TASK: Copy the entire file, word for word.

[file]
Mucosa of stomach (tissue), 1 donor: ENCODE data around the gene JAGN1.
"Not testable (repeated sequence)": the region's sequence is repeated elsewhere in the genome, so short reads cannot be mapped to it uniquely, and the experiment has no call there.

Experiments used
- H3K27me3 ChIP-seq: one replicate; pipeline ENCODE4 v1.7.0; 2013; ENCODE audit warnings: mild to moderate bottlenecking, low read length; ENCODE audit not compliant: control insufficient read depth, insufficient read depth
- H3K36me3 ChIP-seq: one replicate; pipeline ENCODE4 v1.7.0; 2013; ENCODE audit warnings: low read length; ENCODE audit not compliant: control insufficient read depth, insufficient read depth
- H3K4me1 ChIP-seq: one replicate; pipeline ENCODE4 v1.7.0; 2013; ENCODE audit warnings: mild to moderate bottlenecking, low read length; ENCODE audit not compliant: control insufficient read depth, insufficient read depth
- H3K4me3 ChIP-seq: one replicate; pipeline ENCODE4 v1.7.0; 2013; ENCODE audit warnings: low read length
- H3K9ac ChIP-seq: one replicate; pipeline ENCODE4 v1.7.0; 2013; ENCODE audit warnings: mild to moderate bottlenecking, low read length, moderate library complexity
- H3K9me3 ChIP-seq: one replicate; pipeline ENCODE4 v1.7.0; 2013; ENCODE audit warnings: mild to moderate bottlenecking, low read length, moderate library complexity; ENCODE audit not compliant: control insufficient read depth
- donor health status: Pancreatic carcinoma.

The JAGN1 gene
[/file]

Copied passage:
Mucosa of stomach (tissue), 1 donor: ENCODE data around the gene JAGN1.
"Not testable (repeated sequence)": the region's sequence is repeated elsewhere in the genome, so short reads cannot be mapped to it uniquely, and the experiment has no call there.

Experiments used
- H3K27me3 ChIP-seq: one replicate; pipeline ENCODE4 v1.7.0; 2013; ENCODE audit warnings: mild to moderate bottlenecking, low read length; ENCODE audit not compliant: control insufficient read depth, insufficient read depth
- H3K36me3 ChIP-seq: one replicate; pipeline ENCODE4 v1.7.0; 2013; ENCODE audit warnings: low read length; ENCODE audit not compliant: control insufficient read depth, insufficient read depth
- H3K4me1 ChIP-seq: one replicate; pipeline ENCODE4 v1.7.0; 2013; ENCODE audit warnings: mild to moderate bottlenecking, low read length; ENCODE audit not compliant: control insufficient read depth, insufficient read depth
- H3K4me3 ChIP-seq: one replicate; pipeline ENCODE4 v1.7.0; 2013; ENCODE audit warnings: low read length
- H3K9ac ChIP-seq: one replicate; pipeline ENCODE4 v1.7.0; 2013; ENCODE audit warnings: mild to moderate bottlenecking, low read length, moderate library complexity
- H3K9me3 ChIP-seq: one replicate; pipeline ENCODE4 v1.7.0; 2013; ENCODE audit warnings: mild to moderate bottlenecking, low read length, moderate library complexity; ENCODE audit not compliant: control insufficient read depth
- donor health status: Pancreatic carcinoma.

The JAGN1 gene